The award-winning book, The Political Classroom: Evidence and Ethics in Democratic Education, co-authored by Diana Hess, Dean of the University of Wisconsin-Madison School of Education, and her colleague and educational researcher Paula McAvoy, offers helpful and engaging protocols for selecting and framing political issues—including recommendations for how teachers might even begin to think about creating a “political classroom.” These protocols are particularly insightful given the very real challenges presented by political polarization and social inequality—with topics and examples as varied as torture, immigration, and same-sex marriage, and recommended approaches to each.
Teach and Model Norms of Civility
In an age when so much public argument is ugly, toxic, and disparaging, we need to cultivate standards of discussion that elevate classroom conversation beyond the sloganizing of social media, the 280-character limit of Twitter, and the noise of the digital news cycle. To that end, we should seek to establish school-wide norms for civility and discussion; provide students with the philosophical depth and historical context necessary for the discussion of contemporary issues; and model thoughtful, responsible, open debate. Our classroom practices should be countercultural—embracing civility, rigor, complexity of thought, and intellectual humility.
Create the Conditions for Intellectual Adventurousness
And finally, our students should be intellectually adventurous and bold. We should remain appropriately skeptical of well-intentioned but illiberal practices that inhibit the asking of questions, discourage intellectual mistake-making, and chill inquiry. We should discourage the framing of the classroom as a therapeutic space or, as the president of Northwestern University recently warned, as a venue for “identifying and exposing intellectual heretics;” the over-privileging of emotion and personal experience at the expense of the common languages of analysis, reason, and argument; and administrative overreach in the policing of everyday mistakes in speech.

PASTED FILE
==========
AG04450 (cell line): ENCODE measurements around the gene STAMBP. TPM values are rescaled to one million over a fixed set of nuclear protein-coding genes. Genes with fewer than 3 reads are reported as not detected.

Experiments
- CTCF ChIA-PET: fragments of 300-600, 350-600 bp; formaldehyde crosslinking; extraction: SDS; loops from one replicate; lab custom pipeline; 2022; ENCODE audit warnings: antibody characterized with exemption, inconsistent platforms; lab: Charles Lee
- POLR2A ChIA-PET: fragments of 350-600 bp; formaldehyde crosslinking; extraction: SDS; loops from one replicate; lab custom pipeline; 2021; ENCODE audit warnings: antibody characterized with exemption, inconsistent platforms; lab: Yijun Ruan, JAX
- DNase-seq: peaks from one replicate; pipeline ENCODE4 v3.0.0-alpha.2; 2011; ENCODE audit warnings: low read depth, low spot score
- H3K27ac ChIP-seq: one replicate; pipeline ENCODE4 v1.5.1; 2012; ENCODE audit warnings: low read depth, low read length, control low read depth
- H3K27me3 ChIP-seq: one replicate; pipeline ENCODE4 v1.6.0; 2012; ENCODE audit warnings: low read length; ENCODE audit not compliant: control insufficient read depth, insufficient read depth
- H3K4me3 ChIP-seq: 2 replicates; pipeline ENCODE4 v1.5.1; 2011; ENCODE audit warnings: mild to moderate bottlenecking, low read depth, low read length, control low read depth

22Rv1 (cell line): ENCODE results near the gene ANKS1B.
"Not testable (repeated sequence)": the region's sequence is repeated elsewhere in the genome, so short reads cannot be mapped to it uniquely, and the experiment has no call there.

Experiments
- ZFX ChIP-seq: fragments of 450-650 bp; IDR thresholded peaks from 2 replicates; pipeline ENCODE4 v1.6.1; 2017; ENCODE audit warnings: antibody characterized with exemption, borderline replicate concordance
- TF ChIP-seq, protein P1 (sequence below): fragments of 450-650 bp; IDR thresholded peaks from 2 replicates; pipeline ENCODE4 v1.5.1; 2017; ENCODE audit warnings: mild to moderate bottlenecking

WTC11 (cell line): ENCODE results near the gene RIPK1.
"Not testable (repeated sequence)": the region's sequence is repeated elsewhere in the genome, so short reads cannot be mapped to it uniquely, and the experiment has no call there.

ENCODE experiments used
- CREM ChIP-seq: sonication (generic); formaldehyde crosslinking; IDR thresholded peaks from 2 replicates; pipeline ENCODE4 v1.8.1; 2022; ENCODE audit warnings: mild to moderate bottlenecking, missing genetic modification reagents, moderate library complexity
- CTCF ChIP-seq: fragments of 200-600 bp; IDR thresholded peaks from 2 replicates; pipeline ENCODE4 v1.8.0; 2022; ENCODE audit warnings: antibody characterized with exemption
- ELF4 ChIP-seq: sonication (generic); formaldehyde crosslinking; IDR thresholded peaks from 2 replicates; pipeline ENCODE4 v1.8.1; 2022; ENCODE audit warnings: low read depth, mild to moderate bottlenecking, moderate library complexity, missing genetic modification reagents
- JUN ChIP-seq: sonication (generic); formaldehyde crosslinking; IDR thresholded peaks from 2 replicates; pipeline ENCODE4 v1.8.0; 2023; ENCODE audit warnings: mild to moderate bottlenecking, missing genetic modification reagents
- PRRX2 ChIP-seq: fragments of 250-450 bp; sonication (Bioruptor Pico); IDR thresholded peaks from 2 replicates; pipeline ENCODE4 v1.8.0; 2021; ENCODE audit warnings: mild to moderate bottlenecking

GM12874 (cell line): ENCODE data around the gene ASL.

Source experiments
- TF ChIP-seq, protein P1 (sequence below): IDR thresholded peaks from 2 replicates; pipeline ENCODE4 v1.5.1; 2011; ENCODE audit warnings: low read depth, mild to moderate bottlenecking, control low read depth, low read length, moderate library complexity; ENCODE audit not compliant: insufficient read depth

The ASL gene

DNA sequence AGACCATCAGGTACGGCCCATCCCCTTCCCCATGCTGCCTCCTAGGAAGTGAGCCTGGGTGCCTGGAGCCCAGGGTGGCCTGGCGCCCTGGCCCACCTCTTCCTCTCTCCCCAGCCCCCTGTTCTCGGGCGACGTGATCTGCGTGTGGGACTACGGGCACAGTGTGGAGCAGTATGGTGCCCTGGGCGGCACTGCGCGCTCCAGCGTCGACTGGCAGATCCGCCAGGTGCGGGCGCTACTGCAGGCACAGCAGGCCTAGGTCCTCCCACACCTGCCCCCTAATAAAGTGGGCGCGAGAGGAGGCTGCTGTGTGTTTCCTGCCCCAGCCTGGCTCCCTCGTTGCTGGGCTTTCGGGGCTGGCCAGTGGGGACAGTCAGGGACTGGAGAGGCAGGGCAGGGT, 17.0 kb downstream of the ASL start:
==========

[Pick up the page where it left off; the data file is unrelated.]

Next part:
By following these principles, we can encourage students to engage with complicating views and to consider alternative arguments. We can foster their willingness to change their minds as evidence dictates and to recognize the limits of their own knowledge. These qualities of mind are the proper goal of a high school education. And they remain the mark of a mature intellect.
In my experience, students crave intellectually-inclusive classrooms because they provide the most exciting and engaging way to learn. And an intellectually-inclusive education is the best preparation we can provide students for university, for the intellectual flexibility required for professional success, and for a life of deep and sustained civic engagement.
Dr. John P.N. Austin is head of school at Deerfield Academy, an independent school founded in 1797 in Deerfield, Massachusetts.
Thank you for this article. As an educator, I've come to recognize humility as the most important quality in a teacher. Humility to recognize that every book you assign is, in some way, incomplete, wrong, or imperfect. We all have the ability to learn from the great philosophical conversation that is the legacy of all humans, as it stretches across our entire written history. We can witness big shifts, such as the one brought to us by Copernicus, and subtle refinements in highly technical fields. And, we can approach those who came before us with the humility that comes from knowing that our ideas too will be refined and improved upon by those not yet born.